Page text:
There are tribute bands, and then there's Rain.
On Friday evening, the all-Beatles repertory ensemble that grew out of the long-running Broadway production Beatlemania thrilled an all-ages crowd in Shea's Performing Arts Center with note-perfect renditions of songs from the mightiest canon in all of popular music history.
Period-specific costumes and sets, historical film footage alongside newly created montages starring the cast members, and a keen eye for a truly representative set list conspired to make the evening come as close to a genuine Fab Four experience as is possible in the present day.
To wit, the Faux Four -- Steve Landes (John Lennon), Joey Curatolo (Paul McCartney), Joe Bithorn (George Harrison) and Ralph Castelli (Ringo Starr) -- painstakingly re-create the recorded versions of Beatles standards, including many that the band itself never performed live.
That's tougher than it sounds, for after 1966 -- the year the band ceased touring and became a recording studio-only project -- the Beatles, with the help of producer-arranger George Martin, crafted increasingly complex, heavily orchestrated and intricately arranged pieces.
(Rain has its own mini-George Martin -- offstage keyboardist Mark Lewis, who provided much of the program's orchestral flair and filigree Friday.)
Rain arranged its performance chronologically, beginning with the shot heard 'round the world; the Beatles' 1964 appearance on the Ed Sullivan show. The simple joys of that harmony-heavy, early Lennon-McCartney were celebrated by the stand-in Fabs. "I Wanna Hold Your Hand," "All My Loving," "I Saw Her Standing There" -- these are timeless songs, and Rain kicked them in the pants.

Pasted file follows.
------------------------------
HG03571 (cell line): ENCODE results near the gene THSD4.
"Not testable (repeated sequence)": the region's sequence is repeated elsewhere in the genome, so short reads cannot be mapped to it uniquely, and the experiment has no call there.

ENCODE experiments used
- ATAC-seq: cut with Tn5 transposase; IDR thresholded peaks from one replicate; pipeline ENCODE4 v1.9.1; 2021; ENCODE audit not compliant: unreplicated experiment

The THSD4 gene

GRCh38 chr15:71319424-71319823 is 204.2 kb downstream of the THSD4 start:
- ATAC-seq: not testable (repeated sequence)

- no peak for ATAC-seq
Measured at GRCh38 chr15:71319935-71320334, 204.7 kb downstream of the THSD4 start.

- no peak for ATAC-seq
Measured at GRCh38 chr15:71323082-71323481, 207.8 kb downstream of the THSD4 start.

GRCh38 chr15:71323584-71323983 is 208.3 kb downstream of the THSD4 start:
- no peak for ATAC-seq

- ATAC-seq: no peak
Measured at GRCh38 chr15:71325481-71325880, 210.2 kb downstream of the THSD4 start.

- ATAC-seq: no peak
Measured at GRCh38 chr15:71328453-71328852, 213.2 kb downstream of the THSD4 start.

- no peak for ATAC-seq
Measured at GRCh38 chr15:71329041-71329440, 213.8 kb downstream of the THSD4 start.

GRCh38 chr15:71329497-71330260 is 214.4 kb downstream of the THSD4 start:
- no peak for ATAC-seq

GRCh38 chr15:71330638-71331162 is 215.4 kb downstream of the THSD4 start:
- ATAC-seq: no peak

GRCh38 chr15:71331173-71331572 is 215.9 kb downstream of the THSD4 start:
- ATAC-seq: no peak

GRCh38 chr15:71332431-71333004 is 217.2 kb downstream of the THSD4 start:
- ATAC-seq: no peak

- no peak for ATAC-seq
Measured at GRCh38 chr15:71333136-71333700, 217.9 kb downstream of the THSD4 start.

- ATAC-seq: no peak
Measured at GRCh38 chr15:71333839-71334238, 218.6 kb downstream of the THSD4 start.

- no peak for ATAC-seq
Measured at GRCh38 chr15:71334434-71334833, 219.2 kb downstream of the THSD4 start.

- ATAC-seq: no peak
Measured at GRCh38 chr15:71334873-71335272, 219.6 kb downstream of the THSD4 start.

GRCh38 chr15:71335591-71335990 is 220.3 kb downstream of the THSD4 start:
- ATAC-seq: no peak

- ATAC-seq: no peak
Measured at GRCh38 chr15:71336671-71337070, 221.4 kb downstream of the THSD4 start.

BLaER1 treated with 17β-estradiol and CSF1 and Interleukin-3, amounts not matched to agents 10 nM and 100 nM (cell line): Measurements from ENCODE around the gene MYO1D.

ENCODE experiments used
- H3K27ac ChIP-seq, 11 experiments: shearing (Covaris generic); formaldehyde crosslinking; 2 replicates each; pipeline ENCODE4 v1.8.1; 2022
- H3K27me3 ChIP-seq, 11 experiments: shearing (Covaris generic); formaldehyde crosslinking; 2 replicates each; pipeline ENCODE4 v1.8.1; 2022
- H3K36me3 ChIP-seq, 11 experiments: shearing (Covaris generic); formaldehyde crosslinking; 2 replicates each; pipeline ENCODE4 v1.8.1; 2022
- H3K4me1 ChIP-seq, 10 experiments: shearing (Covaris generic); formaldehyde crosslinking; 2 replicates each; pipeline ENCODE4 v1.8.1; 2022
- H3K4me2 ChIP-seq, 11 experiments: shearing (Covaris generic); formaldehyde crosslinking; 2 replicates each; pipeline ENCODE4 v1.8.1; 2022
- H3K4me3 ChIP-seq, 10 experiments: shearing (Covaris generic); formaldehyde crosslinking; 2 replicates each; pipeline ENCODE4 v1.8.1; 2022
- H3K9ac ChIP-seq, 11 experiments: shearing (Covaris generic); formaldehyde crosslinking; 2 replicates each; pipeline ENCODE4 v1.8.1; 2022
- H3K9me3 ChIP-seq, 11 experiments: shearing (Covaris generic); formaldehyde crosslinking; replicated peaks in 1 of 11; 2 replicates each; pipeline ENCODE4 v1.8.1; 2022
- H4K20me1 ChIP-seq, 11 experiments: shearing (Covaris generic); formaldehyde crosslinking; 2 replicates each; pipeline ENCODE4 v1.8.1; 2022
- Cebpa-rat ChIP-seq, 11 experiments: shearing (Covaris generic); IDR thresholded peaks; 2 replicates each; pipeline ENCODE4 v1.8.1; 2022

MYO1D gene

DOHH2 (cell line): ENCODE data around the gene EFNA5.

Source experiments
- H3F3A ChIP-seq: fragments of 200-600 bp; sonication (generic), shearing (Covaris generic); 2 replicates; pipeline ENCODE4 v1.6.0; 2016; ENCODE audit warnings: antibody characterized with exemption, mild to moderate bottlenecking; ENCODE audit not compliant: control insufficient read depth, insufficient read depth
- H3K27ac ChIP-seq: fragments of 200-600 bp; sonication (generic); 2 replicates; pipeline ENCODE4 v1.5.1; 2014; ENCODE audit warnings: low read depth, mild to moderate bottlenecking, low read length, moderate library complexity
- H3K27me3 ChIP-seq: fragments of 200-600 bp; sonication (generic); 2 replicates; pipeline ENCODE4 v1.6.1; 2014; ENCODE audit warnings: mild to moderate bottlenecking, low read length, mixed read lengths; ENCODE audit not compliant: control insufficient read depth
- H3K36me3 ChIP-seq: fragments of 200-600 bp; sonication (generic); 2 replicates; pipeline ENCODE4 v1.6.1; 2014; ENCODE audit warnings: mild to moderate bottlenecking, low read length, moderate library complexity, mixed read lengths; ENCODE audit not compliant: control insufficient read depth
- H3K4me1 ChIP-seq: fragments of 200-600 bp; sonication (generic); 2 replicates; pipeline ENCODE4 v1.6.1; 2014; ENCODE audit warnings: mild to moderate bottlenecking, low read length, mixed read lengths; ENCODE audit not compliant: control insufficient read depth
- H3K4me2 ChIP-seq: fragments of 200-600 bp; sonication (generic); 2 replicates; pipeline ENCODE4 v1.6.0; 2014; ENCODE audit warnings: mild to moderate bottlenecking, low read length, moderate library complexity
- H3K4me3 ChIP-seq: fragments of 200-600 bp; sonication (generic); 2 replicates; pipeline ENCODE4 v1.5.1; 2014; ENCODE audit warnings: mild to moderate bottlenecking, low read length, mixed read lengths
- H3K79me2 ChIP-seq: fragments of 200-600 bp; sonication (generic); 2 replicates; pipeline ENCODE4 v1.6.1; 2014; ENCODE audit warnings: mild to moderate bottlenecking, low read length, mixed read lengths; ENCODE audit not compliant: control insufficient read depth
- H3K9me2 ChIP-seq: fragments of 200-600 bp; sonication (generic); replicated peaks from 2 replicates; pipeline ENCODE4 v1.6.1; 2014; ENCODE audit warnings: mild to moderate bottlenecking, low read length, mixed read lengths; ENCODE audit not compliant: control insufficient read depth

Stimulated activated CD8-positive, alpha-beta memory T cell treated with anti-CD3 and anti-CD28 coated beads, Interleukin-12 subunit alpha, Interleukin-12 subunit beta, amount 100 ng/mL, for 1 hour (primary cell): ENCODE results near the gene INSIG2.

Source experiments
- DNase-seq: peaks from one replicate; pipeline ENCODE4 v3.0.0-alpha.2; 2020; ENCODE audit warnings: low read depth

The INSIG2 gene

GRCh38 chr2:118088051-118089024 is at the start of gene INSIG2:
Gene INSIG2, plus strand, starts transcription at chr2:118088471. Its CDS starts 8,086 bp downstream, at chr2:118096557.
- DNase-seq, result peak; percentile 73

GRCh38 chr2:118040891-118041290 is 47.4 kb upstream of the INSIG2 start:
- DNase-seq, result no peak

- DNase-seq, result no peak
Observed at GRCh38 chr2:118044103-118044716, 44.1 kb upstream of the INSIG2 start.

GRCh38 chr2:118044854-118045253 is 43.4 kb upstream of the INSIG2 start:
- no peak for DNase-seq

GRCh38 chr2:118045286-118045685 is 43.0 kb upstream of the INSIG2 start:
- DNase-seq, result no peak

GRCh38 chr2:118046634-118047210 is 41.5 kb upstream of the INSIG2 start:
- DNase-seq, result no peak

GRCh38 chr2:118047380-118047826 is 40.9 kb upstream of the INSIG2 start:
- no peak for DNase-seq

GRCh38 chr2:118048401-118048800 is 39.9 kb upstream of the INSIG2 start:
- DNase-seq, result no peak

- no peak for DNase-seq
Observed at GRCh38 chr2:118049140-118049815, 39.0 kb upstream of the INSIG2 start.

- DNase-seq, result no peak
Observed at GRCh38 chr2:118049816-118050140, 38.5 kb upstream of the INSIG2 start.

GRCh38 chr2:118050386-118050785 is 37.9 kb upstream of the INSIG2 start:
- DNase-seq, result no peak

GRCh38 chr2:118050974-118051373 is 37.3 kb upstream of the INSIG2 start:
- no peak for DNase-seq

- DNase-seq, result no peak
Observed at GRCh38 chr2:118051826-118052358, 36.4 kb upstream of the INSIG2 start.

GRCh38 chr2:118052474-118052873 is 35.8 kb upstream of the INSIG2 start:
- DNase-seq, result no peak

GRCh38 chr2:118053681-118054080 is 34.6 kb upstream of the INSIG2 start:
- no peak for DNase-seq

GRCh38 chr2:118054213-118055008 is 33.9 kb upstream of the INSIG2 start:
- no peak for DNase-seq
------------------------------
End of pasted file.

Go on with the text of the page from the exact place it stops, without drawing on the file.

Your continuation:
Some of the strongest material came right around the mind-bogglingly productive period that coughed up "Rubber Soul," "Revolver" and "Sgt. Pepper's Lonely Hearts Club Band." The band concentrated on the "Pepper" material, offering a particularly inspired version of the psychedelic Lennon-McCartney masterpiece "A Day in the Life," with Landes nailing the Lennon vocal perfectly. The "Pepper" outfits made their appearance, naturally, and the music from that album still thrills.
But for this writer's money, it's the "Magical Mystery Tour" and onward phase of the Beatles' brief but brilliant career that remains the most profoundly creative music ever to be labeled "rock." So when the second set kicked off with "Hello Goodbye" and then moved gracefully into Lennon's tour de force, "I Am the Walrus," Shea's felt as if it were lifting off the ground and heading skyward. No, these weren't the actual Beatles, but, man, did Rain come close to the magic that has made three subsequent generations into fans of the Fabs.
Bithorn received one of the evening's several standing ovations when he tackled Harrison's "While My Guitar Gently Weeps" in a subdued new arrangement that gradually built into the epic guitar solo, originally handled by Eric Clapton on the Beatles' "White Album." Fittingly, the Side 2 suite of the band's final recording, "Abbey Road," led to the show's conclusion, before Landes re-emerged to pour his soul into Lennon's prayer, "Imagine."
Rain: A Tribute to the Beatles
Friday night in Shea's Performing Arts Center, 646 Main St. Additional performances at 2 and 8 p.m. today.
For more information, call 847-1410 or visit www.sheas.org.